The building ruins next to the art center are especially fascinating! They contain so much colorful information in the form of mosaics that I actually felt disoriented the first time I walked completely through them!
The picture above is of my dear travel partner and husband, Phil, standing in one of the open-air passages.
There is no particular mosaic theme throughout the facility, just theme fragments as dreamed up by the artist as he worked. Embedded, however, are many images of faces and bodies. Bottles are often used to create walls and tubular windows.
There are thousands of points of interest throughout the PMG. In order to enjoy them, you need to greatly narrow your focus in order to see everything.
I would have loved to sip expresso or wine on the bench in the passage above! The only thing missing from that magical alcove was a roof and beverage cart.
Zagar's imagery definitely reminds me of Picasso's, especially his use of heavy outlines. The majority of human images he protrays are of his family, most prominently of his wife, Julia, and himself. That said, Zagar is also a teacher who works with students and peers to continuously create mosaics, and he makes liberal use of beautiful broken pottery and dishes, so not all of the imagery you see is expressly his, although most is.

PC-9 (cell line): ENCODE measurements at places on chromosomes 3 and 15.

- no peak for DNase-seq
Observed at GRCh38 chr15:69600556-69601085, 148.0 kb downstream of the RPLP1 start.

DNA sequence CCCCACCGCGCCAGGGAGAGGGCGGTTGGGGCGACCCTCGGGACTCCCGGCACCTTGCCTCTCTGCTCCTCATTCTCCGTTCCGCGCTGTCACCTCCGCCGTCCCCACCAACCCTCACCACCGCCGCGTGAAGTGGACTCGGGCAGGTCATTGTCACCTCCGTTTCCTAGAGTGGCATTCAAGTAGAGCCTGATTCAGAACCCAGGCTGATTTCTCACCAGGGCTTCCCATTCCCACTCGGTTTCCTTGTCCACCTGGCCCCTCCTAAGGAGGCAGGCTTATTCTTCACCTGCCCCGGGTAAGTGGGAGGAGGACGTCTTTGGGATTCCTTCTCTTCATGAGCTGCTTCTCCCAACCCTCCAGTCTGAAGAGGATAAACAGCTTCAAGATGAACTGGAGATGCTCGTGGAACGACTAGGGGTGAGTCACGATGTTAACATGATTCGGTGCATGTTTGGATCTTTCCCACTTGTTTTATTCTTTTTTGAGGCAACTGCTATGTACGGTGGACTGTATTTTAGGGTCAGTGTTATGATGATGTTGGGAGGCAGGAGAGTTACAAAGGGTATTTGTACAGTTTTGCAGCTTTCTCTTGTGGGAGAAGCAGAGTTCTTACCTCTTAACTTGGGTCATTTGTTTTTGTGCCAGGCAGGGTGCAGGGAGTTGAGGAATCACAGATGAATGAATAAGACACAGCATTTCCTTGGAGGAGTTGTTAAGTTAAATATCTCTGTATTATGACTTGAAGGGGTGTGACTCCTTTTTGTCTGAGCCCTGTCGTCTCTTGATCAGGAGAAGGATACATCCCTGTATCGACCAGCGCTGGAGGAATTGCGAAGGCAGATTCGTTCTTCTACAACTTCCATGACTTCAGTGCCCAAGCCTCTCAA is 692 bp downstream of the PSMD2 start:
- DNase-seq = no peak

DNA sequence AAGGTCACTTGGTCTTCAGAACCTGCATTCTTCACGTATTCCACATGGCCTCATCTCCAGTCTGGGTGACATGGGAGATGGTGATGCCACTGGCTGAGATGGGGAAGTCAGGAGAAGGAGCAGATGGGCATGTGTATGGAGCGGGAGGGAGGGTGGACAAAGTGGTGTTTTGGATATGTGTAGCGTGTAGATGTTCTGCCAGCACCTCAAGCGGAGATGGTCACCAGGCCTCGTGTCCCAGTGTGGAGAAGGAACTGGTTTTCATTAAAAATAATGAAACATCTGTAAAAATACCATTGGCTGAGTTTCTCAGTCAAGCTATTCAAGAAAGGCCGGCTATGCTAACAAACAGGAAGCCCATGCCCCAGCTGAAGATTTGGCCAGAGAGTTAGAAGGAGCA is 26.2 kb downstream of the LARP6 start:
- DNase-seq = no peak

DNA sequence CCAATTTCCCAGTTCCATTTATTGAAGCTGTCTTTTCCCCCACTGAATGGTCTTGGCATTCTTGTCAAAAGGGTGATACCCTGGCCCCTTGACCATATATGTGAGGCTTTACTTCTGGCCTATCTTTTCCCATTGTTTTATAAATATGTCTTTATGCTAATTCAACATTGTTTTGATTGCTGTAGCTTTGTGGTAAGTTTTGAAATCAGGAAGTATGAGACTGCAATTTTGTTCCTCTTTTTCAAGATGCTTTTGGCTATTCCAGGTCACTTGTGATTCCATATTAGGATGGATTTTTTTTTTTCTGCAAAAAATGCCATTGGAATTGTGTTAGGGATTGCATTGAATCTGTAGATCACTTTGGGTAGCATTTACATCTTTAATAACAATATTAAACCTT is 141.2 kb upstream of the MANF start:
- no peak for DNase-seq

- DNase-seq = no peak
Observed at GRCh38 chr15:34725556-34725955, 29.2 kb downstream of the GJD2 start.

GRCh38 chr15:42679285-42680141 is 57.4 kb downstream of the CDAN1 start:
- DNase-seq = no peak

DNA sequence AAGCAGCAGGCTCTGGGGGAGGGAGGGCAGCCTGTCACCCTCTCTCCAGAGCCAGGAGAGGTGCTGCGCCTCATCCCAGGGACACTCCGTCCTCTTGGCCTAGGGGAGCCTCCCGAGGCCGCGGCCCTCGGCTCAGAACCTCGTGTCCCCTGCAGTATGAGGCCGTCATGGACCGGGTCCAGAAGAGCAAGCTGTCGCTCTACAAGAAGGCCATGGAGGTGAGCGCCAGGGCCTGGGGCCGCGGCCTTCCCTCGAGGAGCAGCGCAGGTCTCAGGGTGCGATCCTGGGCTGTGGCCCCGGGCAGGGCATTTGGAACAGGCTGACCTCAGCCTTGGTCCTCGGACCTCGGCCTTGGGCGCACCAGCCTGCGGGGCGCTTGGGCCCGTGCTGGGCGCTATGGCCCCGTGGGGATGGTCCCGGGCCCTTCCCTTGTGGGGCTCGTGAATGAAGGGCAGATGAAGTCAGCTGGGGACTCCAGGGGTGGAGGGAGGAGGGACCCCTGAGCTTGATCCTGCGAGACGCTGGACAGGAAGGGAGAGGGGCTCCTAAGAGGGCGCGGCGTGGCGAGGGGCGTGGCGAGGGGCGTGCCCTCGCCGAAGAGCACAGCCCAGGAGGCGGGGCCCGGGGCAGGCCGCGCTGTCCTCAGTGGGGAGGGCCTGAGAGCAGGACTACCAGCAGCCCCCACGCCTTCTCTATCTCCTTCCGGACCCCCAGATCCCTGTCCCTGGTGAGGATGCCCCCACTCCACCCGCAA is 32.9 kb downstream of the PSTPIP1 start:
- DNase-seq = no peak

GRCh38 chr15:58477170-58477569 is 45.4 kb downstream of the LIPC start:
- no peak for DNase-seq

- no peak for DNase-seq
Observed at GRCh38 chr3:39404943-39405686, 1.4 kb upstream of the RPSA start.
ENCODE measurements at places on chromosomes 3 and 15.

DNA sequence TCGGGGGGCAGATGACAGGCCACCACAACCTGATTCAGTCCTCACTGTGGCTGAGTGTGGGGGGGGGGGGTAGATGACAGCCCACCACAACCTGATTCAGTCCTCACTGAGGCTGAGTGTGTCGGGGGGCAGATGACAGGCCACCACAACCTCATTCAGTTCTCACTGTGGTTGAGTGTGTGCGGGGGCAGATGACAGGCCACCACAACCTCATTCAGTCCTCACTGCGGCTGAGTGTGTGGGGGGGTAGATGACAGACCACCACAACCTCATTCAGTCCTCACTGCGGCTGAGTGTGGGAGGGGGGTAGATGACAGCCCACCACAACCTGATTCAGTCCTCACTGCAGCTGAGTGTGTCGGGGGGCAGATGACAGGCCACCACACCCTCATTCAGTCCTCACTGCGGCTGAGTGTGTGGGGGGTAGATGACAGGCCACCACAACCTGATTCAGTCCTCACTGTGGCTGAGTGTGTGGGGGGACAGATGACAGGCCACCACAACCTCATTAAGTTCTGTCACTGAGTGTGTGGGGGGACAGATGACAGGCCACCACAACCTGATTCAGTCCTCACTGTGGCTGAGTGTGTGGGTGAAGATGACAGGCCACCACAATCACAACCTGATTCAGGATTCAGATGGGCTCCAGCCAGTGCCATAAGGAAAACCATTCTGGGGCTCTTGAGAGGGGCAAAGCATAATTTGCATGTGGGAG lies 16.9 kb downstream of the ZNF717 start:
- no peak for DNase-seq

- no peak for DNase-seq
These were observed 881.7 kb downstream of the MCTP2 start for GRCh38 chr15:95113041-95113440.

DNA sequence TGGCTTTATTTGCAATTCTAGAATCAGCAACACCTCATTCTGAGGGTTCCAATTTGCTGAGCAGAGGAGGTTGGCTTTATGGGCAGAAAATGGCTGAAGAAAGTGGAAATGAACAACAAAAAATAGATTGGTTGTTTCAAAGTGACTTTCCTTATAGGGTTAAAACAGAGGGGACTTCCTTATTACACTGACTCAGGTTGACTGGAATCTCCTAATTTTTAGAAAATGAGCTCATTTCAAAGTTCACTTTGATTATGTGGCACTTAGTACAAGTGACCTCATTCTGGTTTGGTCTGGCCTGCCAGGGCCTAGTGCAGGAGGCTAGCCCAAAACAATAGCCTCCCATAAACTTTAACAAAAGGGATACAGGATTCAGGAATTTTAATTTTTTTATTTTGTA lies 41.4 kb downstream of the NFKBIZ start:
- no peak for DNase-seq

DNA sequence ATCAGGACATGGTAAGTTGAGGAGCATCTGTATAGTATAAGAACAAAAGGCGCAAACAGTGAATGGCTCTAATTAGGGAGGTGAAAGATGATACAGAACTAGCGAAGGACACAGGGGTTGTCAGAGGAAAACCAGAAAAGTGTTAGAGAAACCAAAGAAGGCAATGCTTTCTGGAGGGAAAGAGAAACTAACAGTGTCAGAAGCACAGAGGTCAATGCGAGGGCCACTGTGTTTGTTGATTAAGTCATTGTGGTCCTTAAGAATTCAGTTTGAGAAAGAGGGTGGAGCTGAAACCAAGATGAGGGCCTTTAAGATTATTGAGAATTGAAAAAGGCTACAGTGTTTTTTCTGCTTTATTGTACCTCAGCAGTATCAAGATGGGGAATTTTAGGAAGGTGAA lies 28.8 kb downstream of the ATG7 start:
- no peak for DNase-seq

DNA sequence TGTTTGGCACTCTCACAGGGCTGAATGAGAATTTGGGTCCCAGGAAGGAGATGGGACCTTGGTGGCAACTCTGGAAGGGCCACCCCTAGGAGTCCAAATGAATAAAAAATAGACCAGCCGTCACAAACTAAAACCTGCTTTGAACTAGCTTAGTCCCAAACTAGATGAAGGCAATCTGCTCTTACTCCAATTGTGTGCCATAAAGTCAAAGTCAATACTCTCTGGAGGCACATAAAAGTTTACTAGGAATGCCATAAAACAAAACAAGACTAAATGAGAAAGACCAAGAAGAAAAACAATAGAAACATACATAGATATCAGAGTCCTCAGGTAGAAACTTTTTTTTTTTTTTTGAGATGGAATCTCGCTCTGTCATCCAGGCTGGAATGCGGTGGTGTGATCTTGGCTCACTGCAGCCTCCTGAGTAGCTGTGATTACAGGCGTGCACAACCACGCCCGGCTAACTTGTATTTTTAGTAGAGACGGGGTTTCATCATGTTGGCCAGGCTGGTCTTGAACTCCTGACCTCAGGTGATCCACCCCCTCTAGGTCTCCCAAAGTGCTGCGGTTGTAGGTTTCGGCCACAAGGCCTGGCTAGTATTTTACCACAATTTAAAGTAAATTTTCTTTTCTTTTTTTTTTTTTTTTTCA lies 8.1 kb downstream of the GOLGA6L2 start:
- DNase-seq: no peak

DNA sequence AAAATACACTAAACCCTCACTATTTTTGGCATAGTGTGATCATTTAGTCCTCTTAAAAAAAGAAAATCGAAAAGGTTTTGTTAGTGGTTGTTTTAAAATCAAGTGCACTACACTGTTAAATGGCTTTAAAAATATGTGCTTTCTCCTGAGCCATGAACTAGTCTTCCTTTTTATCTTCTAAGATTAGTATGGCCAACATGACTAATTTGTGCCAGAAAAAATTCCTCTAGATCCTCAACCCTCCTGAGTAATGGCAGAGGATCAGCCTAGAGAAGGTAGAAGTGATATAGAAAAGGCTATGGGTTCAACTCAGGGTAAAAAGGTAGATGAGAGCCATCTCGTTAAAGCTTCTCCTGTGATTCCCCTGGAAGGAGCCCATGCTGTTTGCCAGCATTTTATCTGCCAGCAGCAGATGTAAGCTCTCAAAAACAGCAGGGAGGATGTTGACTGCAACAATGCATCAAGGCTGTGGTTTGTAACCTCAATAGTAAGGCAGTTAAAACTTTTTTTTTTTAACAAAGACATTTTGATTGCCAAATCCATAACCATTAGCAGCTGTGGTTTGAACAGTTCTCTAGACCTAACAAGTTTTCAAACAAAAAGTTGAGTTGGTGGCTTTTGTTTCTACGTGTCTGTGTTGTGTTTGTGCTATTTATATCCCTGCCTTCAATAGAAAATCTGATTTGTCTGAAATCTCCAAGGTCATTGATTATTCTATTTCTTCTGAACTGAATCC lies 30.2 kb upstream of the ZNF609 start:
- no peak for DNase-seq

The photo above is of another roofless passage. Note the different concentrations of color. At first, I thought that strong colors were due to tile colors and patterns. Upon investigation, however, I discovered that colored grout was liberally used to define areas and outlines. Tile color appears to be secondary to the process of creating cohesive areas and, in many cases, it almost didn't matter.
Many of the larger tiles are works of art by themselves and some, in fact, can be purchased and carried home.
NOTE: This documentary is not about mosaic-making techniques. Instead, it is a blow-by-blow, real-life view of the Zagar family. Most importantly, it provides some insight into Zagar's passions as affected by his experience of being horrifically molested as a child, an event which may have lead to his suicide attempt when he was in his late 20s. From then on, he has used most of his waking time to beautify every element of his environment with stunning, wall-to-wall mosaics. According to Zagar, there is nothing so bad that he could not make good . . . it's all in how you look at things. Did he eventually take on a lover? Hey, what artist has not (gee, only one?). See how the confession of an illit romance resolved itself within the context of his family and how, no matter what, his mosaics continue to bloom.
While Zagar's imagery and productivity reminds me of Picasso's, you might be interested in seeing a documentary of a contemporary, Robert Crumb, a famous illustrator/cartoonist whose work also began appearing in the 1970s. Like Zagar, Crumb continuously draws and in some ways, the two have similar line-drawing (cartooning) styles. Both documentaries are intimate and way over-the-top, reminding us that "reality is real." Visit Crumb's website. View Crumb, the documentary via Netflix.
Questions? Ask Karen at Karen@littleviews.com
Article and photos by Karen Little. First published on 11/30/2010. All rights reserved by www.Littleviews.com.